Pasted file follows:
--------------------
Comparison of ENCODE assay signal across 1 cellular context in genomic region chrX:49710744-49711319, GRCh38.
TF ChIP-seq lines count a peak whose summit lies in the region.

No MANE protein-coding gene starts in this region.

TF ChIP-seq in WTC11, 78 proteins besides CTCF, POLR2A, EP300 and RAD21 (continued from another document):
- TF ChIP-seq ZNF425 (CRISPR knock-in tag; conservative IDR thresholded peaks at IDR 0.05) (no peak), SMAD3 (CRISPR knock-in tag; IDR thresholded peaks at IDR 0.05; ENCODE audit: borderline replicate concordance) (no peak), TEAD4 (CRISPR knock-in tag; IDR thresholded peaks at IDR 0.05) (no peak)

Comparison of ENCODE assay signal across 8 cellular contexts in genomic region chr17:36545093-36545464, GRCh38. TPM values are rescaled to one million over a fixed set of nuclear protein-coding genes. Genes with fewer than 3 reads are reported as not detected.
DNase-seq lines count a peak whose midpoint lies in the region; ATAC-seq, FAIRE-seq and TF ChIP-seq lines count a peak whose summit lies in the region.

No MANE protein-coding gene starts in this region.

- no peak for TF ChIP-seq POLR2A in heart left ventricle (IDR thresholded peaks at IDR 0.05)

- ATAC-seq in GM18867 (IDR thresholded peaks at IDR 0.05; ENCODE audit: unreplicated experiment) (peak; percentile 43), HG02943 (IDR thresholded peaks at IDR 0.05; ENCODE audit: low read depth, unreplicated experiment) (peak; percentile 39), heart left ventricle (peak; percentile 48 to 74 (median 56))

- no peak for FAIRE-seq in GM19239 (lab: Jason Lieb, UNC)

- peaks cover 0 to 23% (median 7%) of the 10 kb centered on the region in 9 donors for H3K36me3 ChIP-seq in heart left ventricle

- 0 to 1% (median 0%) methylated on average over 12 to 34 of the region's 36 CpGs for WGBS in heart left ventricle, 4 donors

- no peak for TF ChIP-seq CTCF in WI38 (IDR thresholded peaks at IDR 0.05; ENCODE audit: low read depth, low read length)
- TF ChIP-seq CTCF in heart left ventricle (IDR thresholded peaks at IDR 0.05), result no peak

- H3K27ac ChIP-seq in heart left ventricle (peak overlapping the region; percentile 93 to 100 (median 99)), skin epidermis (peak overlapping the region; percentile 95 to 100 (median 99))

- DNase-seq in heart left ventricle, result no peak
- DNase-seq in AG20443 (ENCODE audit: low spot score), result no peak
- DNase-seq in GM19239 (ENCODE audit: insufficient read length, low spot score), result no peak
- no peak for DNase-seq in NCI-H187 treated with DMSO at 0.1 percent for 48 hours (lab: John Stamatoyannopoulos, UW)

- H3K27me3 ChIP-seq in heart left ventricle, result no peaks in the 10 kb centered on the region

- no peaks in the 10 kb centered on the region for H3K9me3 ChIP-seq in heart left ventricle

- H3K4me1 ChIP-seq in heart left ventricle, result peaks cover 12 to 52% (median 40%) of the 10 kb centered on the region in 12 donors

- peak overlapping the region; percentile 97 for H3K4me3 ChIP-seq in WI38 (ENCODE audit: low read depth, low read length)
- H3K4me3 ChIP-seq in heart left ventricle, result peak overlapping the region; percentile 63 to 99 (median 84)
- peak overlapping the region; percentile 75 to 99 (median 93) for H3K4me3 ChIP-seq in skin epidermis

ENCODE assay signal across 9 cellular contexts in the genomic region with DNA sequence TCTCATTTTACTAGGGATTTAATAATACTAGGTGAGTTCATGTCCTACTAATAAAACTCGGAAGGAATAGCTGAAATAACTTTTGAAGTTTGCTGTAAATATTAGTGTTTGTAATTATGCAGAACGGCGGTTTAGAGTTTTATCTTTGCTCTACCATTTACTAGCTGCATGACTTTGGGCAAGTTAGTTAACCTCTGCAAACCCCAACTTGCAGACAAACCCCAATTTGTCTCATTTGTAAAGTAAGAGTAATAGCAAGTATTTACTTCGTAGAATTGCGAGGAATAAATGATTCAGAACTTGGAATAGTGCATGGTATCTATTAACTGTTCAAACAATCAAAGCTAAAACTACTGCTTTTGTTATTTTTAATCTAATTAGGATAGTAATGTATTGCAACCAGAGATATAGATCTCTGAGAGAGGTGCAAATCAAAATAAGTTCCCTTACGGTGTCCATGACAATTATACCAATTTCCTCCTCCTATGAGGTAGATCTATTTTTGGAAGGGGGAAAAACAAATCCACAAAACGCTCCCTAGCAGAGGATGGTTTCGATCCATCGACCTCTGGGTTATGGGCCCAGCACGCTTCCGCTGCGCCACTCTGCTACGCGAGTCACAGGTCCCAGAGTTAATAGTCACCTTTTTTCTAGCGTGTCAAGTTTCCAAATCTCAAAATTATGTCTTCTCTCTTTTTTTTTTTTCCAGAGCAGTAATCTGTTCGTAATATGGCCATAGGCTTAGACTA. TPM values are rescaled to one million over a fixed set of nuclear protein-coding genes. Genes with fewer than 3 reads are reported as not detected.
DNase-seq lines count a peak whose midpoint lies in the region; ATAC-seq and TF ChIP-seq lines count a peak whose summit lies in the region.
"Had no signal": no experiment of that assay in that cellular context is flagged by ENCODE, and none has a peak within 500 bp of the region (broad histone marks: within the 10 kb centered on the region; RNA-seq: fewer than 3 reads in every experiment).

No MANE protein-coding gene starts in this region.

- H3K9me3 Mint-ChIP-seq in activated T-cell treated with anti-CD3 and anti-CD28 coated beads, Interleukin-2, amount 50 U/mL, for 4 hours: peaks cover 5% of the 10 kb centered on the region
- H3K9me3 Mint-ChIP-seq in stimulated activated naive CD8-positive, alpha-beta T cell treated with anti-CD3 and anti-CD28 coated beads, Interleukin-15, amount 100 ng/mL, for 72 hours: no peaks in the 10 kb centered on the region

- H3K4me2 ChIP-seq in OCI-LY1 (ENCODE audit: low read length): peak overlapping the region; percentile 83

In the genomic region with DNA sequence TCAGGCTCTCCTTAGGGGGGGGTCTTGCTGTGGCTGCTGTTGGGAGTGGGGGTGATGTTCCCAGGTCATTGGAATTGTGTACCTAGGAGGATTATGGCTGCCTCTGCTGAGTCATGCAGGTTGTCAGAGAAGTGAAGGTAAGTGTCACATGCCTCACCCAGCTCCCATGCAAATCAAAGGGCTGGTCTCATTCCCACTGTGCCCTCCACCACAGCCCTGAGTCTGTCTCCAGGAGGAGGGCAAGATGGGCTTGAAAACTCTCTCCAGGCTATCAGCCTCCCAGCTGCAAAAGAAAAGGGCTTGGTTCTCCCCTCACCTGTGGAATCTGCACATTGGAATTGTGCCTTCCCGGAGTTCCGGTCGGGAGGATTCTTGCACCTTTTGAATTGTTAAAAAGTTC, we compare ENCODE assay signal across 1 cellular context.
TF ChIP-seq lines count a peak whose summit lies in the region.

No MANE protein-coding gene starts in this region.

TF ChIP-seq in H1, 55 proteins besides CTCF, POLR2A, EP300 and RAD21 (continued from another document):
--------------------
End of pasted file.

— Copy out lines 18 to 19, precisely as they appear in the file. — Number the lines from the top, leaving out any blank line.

- DNase-seq in AG20443 (ENCODE audit: low spot score), result no peak
- DNase-seq in GM19239 (ENCODE audit: insufficient read length, low spot score), result no peak